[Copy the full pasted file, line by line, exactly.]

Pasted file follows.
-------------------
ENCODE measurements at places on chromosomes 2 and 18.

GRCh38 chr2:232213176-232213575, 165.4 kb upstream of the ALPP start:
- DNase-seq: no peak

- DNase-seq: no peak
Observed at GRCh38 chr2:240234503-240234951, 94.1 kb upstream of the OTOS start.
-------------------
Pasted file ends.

ENCODE measurements at places on chromosomes 2 and 18.

GRCh38 chr2:232213176-232213575, 165.4 kb upstream of the ALPP start:
- DNase-seq: no peak

- DNase-seq: no peak
Observed at GRCh38 chr2:240234503-240234951, 94.1 kb upstream of the OTOS start.